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The Triangle Removal Lemma states that any graph with $o(n^3)$ triangles can be made triangle-free by removing only $o(n^2)$ edges. More generally, the Graph Removal Lemma states that for any graph $H$ on a constant $|V(H)| = k$ number of nodes, any graph with $o(n^k)$ copies of $H$ can be made $H$-free by removing at most $o(n^2)$ edges.

These theorems are proved using essentially the same set of techniques. However, I wonder if there is a direct proof of the Graph Removal Lemma, assuming the Triangle Removal Lemma, that does not need to pass through any of the usual regularity lemmas used to prove these things.

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A proof of the Graph Removal Lemma that avoids using the regularity lemma can be found in A new proof of the graph removal lemma (2010). For an explanation why a direct proof of the Graph Removal Lemma from the Triangle Removal Lemma is not viable, see this discussion:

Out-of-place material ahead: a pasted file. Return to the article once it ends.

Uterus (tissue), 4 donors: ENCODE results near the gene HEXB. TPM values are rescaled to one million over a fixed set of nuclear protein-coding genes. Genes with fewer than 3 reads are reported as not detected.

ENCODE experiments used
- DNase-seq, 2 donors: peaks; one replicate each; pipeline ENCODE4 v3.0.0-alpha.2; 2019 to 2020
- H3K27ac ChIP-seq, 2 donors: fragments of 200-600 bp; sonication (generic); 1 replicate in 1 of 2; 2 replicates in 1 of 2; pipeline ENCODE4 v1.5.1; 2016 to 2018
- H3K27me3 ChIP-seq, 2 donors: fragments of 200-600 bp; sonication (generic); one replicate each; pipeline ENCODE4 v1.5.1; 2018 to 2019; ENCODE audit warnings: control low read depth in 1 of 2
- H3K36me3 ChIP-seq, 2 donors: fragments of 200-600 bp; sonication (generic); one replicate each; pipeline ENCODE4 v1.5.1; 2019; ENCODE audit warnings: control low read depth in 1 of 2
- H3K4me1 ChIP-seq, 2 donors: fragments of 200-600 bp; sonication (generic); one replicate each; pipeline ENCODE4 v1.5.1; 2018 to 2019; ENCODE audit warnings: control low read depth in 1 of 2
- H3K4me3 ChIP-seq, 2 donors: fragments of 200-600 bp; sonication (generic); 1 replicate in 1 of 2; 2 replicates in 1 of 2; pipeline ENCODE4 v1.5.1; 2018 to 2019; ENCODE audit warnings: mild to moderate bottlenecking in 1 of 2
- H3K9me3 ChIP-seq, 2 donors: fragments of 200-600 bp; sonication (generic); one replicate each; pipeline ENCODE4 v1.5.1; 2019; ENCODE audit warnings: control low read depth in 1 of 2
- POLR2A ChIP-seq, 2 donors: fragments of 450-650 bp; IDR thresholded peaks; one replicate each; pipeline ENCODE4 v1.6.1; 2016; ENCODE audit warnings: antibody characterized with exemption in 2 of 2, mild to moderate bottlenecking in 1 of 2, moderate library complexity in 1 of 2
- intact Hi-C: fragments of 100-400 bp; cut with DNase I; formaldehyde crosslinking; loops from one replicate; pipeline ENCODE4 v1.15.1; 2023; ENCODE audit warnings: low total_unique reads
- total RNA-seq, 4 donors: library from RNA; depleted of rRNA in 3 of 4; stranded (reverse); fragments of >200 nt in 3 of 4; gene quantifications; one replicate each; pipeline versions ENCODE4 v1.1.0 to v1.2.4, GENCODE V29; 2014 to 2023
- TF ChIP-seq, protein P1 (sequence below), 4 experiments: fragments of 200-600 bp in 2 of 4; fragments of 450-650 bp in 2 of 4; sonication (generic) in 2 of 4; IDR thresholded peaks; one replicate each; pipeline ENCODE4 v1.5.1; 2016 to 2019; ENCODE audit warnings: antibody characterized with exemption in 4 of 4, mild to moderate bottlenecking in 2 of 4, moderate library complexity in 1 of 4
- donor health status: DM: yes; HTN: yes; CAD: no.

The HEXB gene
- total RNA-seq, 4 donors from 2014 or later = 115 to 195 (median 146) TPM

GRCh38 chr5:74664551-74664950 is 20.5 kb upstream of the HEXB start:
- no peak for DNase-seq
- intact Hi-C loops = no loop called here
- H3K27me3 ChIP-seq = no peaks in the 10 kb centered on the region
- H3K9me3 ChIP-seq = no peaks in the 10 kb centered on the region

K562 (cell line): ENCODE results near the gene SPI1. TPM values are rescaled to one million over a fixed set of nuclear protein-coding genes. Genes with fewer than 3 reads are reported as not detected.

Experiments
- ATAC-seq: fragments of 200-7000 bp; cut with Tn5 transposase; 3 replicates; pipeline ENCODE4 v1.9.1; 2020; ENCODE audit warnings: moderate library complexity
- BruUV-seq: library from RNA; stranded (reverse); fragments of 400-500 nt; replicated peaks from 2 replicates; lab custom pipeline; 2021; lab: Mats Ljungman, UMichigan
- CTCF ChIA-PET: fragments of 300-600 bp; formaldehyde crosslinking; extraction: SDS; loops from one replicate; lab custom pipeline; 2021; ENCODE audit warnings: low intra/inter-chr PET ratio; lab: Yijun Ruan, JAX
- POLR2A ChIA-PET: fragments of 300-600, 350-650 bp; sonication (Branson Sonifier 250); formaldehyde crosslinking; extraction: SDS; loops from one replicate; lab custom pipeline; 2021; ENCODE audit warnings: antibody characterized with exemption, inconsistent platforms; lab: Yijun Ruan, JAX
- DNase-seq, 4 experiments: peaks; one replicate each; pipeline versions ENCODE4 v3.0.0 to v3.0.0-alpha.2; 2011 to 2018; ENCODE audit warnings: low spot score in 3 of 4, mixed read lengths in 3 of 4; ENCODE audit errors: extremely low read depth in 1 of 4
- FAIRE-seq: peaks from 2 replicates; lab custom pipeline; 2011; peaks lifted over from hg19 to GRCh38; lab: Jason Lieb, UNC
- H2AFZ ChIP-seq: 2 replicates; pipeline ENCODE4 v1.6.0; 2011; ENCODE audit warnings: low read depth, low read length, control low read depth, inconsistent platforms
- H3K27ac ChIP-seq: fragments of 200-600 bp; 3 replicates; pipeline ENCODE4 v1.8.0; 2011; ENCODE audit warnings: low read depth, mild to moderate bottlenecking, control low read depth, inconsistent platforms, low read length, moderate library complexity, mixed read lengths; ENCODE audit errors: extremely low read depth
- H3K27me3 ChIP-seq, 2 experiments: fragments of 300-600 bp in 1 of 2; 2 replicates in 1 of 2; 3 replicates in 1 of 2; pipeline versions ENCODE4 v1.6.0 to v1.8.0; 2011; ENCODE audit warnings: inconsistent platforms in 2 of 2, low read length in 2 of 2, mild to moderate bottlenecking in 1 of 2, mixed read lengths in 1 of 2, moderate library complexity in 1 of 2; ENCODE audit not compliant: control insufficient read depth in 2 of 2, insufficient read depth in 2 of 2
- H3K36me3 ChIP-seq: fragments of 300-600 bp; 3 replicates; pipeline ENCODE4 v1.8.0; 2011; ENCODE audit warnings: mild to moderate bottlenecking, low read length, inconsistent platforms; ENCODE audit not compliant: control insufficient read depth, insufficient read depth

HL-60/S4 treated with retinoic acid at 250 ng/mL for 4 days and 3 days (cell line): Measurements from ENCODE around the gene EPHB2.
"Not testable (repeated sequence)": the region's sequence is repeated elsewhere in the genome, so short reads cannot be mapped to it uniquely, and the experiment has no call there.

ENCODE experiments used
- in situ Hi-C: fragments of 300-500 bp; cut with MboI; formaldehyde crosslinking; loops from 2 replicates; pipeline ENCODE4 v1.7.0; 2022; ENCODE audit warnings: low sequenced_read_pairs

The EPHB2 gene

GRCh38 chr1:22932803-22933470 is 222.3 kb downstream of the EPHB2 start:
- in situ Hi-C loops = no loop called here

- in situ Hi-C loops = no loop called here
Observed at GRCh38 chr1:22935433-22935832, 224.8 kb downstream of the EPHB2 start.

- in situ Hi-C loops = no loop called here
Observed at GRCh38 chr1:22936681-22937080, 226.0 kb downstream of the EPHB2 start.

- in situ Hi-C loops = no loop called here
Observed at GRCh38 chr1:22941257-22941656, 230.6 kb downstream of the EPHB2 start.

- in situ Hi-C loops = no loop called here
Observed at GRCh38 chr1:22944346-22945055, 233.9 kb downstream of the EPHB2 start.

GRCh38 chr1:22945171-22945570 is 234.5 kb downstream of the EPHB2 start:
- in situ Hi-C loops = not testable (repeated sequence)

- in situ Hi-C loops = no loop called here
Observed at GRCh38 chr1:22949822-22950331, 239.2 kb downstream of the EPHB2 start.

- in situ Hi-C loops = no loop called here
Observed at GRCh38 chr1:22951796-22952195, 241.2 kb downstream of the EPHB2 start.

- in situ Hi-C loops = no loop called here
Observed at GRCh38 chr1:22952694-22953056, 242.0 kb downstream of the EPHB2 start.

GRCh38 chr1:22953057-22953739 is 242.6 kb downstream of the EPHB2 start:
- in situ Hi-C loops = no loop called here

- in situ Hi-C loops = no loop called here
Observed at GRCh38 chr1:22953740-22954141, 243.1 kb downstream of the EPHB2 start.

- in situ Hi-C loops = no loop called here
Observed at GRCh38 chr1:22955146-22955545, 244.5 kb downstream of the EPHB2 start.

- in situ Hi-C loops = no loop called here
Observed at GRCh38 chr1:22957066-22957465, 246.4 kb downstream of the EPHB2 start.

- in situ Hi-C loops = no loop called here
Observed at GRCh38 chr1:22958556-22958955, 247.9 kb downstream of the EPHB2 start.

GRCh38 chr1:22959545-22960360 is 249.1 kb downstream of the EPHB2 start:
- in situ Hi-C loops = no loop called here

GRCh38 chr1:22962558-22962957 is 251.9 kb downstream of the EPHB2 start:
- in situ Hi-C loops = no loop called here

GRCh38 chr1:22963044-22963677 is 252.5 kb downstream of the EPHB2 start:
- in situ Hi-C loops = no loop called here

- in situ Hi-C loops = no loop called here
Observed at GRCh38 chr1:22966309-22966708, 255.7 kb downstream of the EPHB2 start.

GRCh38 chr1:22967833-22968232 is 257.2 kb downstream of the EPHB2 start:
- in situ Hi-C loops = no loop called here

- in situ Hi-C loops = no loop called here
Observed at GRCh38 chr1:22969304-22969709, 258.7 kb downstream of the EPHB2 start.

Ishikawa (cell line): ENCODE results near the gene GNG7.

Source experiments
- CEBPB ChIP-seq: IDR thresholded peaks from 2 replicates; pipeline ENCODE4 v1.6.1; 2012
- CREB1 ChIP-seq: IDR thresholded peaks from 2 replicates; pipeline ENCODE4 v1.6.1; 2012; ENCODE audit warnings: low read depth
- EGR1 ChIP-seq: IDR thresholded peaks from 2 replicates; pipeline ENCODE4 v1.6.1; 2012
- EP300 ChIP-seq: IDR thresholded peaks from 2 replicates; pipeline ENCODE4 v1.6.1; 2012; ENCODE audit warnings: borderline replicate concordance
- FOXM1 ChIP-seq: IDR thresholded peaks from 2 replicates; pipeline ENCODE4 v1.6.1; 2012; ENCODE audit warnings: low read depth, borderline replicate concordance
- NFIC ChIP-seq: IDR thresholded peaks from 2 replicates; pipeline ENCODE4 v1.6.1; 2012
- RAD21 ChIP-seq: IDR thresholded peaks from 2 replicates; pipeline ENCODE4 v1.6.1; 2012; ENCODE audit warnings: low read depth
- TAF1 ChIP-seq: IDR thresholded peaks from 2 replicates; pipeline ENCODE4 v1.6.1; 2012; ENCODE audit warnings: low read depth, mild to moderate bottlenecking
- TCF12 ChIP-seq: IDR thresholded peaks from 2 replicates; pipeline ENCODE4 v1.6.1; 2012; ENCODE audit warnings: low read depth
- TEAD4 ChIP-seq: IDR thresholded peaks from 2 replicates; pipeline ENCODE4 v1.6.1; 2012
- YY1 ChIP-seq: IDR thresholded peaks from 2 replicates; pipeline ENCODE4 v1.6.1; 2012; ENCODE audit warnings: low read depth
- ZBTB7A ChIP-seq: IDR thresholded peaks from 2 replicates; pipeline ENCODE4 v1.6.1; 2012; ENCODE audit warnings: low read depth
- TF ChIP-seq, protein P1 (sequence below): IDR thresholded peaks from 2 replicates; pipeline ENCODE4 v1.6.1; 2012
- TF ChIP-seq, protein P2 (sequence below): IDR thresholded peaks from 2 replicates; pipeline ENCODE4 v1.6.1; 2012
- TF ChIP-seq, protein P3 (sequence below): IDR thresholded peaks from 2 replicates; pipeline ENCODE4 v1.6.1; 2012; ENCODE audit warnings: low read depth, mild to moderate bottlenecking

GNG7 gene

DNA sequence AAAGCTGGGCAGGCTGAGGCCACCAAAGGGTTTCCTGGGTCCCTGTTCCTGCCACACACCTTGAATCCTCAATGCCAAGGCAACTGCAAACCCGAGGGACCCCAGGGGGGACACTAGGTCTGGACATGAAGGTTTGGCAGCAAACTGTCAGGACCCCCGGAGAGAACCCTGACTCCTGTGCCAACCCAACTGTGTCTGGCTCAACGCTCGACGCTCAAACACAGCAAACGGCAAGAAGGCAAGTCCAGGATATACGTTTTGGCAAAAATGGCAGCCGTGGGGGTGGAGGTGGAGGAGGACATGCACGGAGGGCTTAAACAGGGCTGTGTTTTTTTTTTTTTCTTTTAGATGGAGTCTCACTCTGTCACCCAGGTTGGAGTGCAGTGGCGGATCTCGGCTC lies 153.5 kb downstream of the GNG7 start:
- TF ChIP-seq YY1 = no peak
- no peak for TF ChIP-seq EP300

The proof of the Graph Removal Lemma is more intricate than that of the Triangle Removal Lemma. Actually, it depends on the structure of the graph $H$. If, for example, $H$ is a four-cycle, then the argument applied in the proof of the triangle removal lemma does not work, mainly because, once the "impure" edges are discarded, the copy of $H$ that remains may have two vertices in a same cluster. In other words, the connectivity properties of $H$ influence the distribution of the vertices along the clusters.

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